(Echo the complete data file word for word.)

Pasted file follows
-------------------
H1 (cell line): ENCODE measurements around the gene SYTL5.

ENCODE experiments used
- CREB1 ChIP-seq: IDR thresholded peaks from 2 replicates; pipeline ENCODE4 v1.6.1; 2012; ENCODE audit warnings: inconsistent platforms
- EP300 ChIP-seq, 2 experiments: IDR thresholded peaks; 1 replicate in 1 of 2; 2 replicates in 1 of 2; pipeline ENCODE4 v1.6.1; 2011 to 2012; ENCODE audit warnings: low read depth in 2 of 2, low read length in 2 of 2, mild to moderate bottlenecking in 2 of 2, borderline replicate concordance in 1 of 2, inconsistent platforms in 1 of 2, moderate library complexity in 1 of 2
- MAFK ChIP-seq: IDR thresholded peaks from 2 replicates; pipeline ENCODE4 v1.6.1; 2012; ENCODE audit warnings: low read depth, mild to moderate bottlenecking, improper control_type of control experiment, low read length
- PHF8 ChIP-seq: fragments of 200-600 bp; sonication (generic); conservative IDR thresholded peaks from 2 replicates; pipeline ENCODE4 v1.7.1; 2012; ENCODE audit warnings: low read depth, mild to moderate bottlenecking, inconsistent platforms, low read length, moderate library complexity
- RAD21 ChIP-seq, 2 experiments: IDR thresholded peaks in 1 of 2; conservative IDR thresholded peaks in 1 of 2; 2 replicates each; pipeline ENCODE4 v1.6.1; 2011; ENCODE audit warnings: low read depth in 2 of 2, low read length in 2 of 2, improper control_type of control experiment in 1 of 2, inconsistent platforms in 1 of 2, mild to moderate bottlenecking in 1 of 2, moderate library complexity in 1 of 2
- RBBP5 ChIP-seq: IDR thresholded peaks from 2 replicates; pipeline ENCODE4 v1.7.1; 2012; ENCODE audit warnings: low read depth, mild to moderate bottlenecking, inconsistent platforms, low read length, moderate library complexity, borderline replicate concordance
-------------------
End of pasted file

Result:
H1 (cell line): ENCODE measurements around the gene SYTL5.

ENCODE experiments used
- CREB1 ChIP-seq: IDR thresholded peaks from 2 replicates; pipeline ENCODE4 v1.6.1; 2012; ENCODE audit warnings: inconsistent platforms
- EP300 ChIP-seq, 2 experiments: IDR thresholded peaks; 1 replicate in 1 of 2; 2 replicates in 1 of 2; pipeline ENCODE4 v1.6.1; 2011 to 2012; ENCODE audit warnings: low read depth in 2 of 2, low read length in 2 of 2, mild to moderate bottlenecking in 2 of 2, borderline replicate concordance in 1 of 2, inconsistent platforms in 1 of 2, moderate library complexity in 1 of 2
- MAFK ChIP-seq: IDR thresholded peaks from 2 replicates; pipeline ENCODE4 v1.6.1; 2012; ENCODE audit warnings: low read depth, mild to moderate bottlenecking, improper control_type of control experiment, low read length
- PHF8 ChIP-seq: fragments of 200-600 bp; sonication (generic); conservative IDR thresholded peaks from 2 replicates; pipeline ENCODE4 v1.7.1; 2012; ENCODE audit warnings: low read depth, mild to moderate bottlenecking, inconsistent platforms, low read length, moderate library complexity
- RAD21 ChIP-seq, 2 experiments: IDR thresholded peaks in 1 of 2; conservative IDR thresholded peaks in 1 of 2; 2 replicates each; pipeline ENCODE4 v1.6.1; 2011; ENCODE audit warnings: low read depth in 2 of 2, low read length in 2 of 2, improper control_type of control experiment in 1 of 2, inconsistent platforms in 1 of 2, mild to moderate bottlenecking in 1 of 2, moderate library complexity in 1 of 2
- RBBP5 ChIP-seq: IDR thresholded peaks from 2 replicates; pipeline ENCODE4 v1.7.1; 2012; ENCODE audit warnings: low read depth, mild to moderate bottlenecking, inconsistent platforms, low read length, moderate library complexity, borderline replicate concordance